The day-to-day steps taken by attorneys and deputies are quite similar – but there are some important differences. This question-and-answer document may help to answer some of the more frequent questions people have.
1. How is an attorney appointed versus a deputy?
An attorney is appointed, under a Lasting Power of Attorney (or other similar document) by a person who can make the decision in relation to who should assist them with their affairs. A deputy, on the other hand, is appointed by the Court of Protection on behalf of a person who cannot make this type of decision for themselves.
2. So, if I do not appoint an attorney myself, does that mean I may not get a choice in who assists me with my affairs?
The Court of Protection will make the decision as to who should be appointed as a person’s deputy. This decision is made based on an application made by the proposed deputy which should contained detailed information regarding the person they want to become deputy for. The court will then decide whether it is in a person’s best interests for a deputy to be appointed and who that deputy should be.
3. What can an attorney do that a deputy can’t?
The roles of attorney and deputy are quite similar. However, what steps an attorney can take will, to a certain extent, be limited by the wishes of the person making the power of attorney document. On the other hand, a deputy will be limited in relation to their powers by the order granted by the court of protection. It can often be the case that a deputy’s powers will be more limited than an attorney’s.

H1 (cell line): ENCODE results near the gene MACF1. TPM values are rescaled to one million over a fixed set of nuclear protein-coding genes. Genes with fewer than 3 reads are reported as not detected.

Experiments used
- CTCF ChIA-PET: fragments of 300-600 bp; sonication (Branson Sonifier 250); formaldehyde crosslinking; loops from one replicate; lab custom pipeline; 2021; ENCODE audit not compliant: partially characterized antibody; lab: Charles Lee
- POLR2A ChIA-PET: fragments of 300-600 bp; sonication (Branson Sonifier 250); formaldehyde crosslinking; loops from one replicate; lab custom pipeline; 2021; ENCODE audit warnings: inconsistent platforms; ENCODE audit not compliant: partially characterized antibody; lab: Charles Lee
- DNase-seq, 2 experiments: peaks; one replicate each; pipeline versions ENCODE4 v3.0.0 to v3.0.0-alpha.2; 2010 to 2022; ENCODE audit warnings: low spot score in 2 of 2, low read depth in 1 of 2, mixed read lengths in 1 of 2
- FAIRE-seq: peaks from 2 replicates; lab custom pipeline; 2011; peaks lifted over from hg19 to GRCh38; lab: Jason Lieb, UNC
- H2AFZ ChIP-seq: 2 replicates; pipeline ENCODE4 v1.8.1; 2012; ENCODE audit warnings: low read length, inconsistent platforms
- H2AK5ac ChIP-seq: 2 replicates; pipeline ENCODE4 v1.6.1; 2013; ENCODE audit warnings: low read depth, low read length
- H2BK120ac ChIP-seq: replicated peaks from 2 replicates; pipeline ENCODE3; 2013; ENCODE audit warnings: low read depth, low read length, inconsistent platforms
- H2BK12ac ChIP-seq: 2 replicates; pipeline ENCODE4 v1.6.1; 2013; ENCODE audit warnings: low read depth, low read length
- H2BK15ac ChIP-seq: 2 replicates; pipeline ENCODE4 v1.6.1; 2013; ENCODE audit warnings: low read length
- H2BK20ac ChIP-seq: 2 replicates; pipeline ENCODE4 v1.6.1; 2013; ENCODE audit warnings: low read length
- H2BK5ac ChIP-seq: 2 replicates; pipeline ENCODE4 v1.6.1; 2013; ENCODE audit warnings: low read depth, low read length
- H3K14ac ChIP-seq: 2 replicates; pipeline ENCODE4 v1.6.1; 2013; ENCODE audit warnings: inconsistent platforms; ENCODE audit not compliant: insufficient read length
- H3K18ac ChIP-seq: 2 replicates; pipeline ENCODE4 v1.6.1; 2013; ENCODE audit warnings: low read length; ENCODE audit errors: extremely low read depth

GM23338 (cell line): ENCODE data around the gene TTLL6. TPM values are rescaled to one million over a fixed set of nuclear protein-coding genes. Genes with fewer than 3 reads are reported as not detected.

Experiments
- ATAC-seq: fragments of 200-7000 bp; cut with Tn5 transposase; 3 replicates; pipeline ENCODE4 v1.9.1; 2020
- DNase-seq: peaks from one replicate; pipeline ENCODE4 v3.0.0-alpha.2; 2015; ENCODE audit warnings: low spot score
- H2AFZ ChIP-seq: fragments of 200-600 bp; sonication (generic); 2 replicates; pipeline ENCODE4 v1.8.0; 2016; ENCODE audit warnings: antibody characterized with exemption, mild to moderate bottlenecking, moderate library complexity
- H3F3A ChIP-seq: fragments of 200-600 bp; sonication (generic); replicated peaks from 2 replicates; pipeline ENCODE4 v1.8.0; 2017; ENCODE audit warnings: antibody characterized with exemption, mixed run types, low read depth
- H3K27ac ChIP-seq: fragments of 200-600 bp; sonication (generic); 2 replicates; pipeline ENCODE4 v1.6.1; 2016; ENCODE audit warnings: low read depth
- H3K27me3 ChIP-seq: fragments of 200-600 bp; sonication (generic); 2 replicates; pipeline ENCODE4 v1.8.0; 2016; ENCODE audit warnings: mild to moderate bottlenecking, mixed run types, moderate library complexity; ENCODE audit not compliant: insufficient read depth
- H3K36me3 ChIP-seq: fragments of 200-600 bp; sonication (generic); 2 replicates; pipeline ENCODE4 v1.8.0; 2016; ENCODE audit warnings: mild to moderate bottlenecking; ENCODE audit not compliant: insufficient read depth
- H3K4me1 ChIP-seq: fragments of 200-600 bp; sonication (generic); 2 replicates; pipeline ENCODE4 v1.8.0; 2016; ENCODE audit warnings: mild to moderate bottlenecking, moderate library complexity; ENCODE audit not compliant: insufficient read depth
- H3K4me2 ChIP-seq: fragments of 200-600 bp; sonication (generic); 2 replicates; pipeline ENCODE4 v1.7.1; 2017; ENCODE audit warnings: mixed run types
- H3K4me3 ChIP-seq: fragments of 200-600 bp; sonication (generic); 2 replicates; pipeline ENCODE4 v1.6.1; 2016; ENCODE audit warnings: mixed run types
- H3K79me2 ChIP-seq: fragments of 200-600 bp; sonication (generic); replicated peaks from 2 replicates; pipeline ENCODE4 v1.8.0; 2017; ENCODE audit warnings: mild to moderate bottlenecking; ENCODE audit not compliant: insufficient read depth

4. Do either of them have additional responsibilities?
A court appointed deputy must account to the body that supervises deputies, each year, for all payments made and received on behalf of the person they act. This requirement does not apply to attorneys – although an attorney should still keep records of the transactions they make in case they are ever asked for this information.
5. Is there any difference in the way they make decisions?
Both attorneys and deputies must make decisions on behalf of the person they are acting for which are in the best interests of that person. They both must have regard for the principles contained within the Mental Capacity Act 2005 and they must also follow the guidance set out in the Mental Capacity Act Code of Practice.
6. How do I know what is right for me?
Many people prefer to plan their affairs in advance so that they avoid difficulties arising due to delays in a deputy being appointed when one becomes needed. However, there are some people who prefer to have the more detailed oversight of the Office of the Public Guardian due to the need for deputies to provide annual accounts.
How can Tozers help?
We can provide advice surrounding your needs regarding your financial affairs and we regularly assist with the preparation of power of attorney documents. We can also provide advice to you family members about deputyship applications if you decide that you do not wish to execute a power of attorney document. Contact our legal experts today.